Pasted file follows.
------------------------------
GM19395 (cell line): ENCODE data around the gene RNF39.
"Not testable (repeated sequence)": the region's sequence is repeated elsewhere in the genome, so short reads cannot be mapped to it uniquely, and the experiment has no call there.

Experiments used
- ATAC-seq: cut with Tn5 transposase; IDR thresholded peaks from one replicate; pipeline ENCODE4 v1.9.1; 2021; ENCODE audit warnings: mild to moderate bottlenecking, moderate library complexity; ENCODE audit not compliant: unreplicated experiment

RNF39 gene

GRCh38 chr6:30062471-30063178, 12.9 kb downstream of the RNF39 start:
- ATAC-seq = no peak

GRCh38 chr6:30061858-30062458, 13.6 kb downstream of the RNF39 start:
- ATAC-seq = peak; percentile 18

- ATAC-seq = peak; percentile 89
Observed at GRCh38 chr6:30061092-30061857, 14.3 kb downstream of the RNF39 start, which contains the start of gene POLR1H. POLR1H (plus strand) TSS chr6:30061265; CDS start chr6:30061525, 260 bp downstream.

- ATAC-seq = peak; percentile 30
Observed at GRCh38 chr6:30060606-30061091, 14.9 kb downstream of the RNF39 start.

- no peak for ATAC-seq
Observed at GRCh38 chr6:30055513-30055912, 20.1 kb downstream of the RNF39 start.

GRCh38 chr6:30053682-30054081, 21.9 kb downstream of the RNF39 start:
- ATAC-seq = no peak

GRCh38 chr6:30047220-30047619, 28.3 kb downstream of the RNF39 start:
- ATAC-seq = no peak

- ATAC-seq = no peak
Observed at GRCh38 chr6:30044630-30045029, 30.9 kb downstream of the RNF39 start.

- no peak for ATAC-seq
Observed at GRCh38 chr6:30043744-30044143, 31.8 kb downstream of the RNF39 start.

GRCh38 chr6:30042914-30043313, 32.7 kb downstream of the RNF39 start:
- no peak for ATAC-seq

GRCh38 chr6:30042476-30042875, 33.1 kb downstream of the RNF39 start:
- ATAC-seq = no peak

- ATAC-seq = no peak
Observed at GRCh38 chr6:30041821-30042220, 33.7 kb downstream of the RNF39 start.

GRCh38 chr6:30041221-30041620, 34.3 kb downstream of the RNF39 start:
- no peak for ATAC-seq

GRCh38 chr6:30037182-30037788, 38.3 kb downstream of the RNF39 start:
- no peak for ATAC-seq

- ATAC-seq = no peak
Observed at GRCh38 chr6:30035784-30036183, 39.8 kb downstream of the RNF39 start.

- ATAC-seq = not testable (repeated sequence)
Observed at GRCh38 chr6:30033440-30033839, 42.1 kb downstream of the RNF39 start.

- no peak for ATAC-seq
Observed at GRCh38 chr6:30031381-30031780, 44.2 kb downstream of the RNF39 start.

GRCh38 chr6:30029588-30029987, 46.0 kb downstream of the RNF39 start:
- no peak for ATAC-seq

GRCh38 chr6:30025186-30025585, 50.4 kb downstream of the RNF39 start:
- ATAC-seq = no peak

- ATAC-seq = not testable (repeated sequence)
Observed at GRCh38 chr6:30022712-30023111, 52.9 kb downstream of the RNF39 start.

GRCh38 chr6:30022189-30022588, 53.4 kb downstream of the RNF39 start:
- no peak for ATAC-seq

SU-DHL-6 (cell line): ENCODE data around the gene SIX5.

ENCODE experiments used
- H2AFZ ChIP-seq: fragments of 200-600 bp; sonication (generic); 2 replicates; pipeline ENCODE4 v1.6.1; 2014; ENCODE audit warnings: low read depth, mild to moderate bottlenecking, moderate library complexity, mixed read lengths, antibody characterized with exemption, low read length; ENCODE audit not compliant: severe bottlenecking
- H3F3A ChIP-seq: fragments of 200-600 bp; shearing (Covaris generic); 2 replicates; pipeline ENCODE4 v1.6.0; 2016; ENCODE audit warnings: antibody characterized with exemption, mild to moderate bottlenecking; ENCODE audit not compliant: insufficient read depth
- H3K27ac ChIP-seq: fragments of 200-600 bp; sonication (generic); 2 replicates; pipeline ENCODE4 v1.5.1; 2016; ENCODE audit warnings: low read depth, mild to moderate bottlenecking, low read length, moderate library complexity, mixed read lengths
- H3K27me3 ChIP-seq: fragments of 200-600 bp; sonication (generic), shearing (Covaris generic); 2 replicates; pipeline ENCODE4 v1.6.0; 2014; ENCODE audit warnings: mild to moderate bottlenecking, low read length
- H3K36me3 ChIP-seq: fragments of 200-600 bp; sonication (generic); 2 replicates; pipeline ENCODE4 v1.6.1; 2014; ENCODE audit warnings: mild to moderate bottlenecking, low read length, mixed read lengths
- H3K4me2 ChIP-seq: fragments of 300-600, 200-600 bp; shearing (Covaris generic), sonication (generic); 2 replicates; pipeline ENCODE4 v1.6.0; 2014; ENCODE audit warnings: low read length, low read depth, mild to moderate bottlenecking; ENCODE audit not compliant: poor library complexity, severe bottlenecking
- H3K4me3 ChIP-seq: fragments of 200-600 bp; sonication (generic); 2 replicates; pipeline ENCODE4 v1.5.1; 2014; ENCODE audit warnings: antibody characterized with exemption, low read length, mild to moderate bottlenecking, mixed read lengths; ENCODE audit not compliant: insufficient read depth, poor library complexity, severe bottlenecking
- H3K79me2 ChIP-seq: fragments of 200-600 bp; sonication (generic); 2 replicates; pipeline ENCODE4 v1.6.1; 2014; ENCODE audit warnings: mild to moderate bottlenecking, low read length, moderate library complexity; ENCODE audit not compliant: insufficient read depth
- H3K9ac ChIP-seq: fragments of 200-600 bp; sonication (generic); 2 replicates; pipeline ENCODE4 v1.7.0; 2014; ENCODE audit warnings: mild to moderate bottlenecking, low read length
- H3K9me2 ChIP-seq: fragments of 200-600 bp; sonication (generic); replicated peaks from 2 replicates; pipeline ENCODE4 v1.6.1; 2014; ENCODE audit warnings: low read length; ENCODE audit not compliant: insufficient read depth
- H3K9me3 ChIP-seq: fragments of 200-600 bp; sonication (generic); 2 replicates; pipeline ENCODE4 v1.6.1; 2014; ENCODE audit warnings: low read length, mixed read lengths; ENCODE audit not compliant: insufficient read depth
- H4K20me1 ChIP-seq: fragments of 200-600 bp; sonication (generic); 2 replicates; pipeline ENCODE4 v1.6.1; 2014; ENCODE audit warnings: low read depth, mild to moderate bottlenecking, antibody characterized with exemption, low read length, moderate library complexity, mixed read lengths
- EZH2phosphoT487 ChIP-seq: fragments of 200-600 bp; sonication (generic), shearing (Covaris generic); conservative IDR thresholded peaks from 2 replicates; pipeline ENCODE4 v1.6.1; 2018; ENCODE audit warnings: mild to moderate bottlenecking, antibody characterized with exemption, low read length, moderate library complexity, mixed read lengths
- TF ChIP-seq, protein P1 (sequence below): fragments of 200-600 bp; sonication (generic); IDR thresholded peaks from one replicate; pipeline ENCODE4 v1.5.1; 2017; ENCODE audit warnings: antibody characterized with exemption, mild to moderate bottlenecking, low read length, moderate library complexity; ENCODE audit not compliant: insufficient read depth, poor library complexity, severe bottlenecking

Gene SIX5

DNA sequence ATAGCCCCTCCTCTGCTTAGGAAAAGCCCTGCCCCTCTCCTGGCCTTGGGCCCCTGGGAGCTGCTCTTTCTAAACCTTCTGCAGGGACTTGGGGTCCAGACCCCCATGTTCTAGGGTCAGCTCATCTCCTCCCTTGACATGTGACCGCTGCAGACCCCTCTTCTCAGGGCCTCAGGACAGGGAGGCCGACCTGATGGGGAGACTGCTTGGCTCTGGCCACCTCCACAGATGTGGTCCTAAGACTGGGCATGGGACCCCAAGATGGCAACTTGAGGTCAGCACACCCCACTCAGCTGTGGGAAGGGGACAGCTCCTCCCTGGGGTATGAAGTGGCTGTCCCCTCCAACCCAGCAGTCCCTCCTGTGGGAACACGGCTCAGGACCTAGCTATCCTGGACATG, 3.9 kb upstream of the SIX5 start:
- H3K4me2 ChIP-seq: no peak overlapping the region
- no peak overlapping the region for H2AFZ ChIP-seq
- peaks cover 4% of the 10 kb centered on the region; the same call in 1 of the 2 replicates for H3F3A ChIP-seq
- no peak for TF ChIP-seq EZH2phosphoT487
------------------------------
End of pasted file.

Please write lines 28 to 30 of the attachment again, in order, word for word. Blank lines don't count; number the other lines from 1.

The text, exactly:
- ATAC-seq = no peak
Observed at GRCh38 chr6:30041821-30042220, 33.7 kb downstream of the RNF39 start.

GRCh38 chr6:30041221-30041620, 34.3 kb downstream of the RNF39 start: